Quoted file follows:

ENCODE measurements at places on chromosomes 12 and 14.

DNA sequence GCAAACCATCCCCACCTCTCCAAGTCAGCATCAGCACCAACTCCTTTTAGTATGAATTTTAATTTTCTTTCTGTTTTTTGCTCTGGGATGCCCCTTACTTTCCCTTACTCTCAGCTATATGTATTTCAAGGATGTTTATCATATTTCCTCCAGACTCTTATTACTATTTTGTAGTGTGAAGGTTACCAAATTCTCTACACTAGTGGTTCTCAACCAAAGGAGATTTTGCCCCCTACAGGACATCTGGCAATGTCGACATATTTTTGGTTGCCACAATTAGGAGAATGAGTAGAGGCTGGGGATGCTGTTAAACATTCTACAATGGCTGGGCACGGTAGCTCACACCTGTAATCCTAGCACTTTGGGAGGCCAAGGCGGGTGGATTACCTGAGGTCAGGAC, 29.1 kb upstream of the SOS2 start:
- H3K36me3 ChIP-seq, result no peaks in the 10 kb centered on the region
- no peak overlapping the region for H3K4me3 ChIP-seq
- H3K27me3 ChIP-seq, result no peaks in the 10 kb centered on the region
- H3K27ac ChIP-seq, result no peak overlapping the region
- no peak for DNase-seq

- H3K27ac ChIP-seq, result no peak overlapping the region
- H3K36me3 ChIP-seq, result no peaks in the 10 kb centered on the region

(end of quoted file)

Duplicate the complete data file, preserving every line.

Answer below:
ENCODE measurements at places on chromosomes 12 and 14.

DNA sequence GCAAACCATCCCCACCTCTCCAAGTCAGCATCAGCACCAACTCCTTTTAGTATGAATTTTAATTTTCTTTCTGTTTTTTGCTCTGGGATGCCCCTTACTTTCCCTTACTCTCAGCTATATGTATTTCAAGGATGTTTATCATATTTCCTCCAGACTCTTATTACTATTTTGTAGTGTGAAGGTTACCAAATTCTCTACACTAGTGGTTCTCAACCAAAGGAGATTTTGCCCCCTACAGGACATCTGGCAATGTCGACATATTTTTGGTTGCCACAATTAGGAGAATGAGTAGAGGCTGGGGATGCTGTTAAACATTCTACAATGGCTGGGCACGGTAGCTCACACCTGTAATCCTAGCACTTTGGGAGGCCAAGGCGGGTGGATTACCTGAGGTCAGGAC, 29.1 kb upstream of the SOS2 start:
- H3K36me3 ChIP-seq, result no peaks in the 10 kb centered on the region
- no peak overlapping the region for H3K4me3 ChIP-seq
- H3K27me3 ChIP-seq, result no peaks in the 10 kb centered on the region
- H3K27ac ChIP-seq, result no peak overlapping the region
- no peak for DNase-seq

- H3K27ac ChIP-seq, result no peak overlapping the region
- H3K36me3 ChIP-seq, result no peaks in the 10 kb centered on the region